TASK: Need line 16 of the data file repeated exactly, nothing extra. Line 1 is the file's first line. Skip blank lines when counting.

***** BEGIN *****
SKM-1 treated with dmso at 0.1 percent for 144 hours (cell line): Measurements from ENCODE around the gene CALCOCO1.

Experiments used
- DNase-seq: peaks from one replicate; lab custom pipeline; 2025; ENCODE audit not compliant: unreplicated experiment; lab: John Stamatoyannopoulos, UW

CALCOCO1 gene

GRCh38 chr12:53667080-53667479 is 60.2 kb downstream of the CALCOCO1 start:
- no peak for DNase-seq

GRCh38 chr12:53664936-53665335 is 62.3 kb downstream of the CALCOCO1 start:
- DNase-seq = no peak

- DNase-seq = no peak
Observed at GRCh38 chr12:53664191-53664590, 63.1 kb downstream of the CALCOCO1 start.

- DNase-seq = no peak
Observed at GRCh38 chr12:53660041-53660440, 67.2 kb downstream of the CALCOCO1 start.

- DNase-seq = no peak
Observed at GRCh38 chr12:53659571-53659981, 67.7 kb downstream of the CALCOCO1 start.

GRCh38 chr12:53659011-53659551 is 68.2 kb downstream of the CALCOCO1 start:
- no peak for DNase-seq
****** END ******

- no peak for DNase-seq